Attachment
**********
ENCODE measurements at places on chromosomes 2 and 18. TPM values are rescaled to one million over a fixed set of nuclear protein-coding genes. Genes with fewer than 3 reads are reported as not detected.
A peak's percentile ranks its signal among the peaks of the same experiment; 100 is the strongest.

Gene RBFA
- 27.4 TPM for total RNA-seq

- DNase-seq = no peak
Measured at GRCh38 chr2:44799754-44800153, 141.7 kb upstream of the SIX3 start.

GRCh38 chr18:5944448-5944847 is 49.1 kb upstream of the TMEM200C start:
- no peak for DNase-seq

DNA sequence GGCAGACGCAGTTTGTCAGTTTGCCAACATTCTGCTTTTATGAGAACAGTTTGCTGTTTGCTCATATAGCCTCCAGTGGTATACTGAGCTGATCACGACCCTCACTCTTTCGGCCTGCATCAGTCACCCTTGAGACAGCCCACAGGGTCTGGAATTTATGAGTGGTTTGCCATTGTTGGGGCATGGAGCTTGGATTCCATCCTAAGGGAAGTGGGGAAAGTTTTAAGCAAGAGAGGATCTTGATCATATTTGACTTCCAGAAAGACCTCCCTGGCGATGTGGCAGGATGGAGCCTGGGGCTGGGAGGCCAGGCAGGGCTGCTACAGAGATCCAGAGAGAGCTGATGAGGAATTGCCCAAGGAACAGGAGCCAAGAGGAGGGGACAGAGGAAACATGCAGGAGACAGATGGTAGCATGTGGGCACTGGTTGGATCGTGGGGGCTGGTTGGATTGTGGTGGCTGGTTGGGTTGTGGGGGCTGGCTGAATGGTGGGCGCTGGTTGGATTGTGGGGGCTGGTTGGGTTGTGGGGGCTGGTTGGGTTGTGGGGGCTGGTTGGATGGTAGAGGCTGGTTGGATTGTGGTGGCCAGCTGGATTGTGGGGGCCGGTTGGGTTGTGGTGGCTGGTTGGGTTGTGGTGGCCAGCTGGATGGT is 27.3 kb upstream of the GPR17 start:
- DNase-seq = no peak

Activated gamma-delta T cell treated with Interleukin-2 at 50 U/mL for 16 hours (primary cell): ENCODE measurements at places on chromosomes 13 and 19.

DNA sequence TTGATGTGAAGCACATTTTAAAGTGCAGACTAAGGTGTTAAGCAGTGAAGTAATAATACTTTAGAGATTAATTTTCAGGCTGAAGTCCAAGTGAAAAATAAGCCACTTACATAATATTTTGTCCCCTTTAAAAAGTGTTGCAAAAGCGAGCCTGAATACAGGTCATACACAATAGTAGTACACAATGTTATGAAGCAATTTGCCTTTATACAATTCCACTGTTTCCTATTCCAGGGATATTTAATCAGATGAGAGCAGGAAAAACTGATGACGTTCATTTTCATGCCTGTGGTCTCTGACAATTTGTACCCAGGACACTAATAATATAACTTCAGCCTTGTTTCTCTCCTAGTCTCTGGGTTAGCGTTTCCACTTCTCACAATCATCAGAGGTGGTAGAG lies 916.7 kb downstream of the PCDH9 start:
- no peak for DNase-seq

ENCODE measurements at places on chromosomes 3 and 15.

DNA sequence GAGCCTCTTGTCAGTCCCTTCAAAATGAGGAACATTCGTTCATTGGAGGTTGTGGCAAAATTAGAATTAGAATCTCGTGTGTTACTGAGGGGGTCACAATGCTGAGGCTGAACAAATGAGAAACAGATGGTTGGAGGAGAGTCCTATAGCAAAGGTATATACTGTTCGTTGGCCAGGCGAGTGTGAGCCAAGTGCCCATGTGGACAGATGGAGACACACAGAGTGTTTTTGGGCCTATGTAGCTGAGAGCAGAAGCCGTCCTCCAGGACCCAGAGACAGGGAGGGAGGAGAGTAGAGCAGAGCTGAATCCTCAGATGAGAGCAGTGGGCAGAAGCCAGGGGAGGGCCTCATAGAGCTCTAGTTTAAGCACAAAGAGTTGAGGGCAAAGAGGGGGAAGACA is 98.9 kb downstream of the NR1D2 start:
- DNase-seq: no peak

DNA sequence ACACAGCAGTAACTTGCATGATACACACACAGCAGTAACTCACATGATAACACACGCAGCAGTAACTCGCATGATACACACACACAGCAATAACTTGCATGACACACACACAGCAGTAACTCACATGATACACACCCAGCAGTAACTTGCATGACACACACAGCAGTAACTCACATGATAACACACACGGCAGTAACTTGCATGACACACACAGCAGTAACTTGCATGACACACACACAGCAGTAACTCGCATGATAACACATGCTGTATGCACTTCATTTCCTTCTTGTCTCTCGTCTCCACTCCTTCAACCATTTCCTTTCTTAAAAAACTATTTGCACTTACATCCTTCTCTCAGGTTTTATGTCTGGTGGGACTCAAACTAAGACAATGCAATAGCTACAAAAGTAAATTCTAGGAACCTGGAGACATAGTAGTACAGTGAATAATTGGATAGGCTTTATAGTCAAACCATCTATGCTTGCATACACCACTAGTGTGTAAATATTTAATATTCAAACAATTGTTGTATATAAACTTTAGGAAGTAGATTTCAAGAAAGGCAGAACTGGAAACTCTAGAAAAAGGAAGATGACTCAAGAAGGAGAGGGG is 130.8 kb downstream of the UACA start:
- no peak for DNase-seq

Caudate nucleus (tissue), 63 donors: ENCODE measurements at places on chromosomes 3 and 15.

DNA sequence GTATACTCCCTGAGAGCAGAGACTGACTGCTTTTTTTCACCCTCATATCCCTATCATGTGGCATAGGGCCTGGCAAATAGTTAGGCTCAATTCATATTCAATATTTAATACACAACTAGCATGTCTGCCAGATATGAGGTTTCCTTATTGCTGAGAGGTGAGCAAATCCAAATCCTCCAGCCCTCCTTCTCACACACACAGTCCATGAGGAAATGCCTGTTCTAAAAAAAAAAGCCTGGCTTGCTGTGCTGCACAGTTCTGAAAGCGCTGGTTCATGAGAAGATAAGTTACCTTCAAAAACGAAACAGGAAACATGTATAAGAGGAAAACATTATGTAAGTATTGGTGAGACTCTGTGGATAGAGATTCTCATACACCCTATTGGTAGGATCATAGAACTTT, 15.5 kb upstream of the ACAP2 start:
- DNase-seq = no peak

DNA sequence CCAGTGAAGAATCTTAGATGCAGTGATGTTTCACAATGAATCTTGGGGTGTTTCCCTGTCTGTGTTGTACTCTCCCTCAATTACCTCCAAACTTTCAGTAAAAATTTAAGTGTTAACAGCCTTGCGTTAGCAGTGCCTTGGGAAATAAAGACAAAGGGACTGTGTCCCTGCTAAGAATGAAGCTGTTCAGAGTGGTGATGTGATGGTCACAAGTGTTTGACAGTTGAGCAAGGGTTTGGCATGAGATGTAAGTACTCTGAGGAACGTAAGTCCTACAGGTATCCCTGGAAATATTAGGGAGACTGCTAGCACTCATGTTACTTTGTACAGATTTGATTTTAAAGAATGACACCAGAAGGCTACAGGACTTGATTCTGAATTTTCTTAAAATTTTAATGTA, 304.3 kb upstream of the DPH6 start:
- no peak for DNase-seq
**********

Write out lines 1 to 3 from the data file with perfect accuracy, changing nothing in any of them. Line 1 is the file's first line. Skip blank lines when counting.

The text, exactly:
ENCODE measurements at places on chromosomes 2 and 18. TPM values are rescaled to one million over a fixed set of nuclear protein-coding genes. Genes with fewer than 3 reads are reported as not detected.
A peak's percentile ranks its signal among the peaks of the same experiment; 100 is the strongest.

Gene RBFA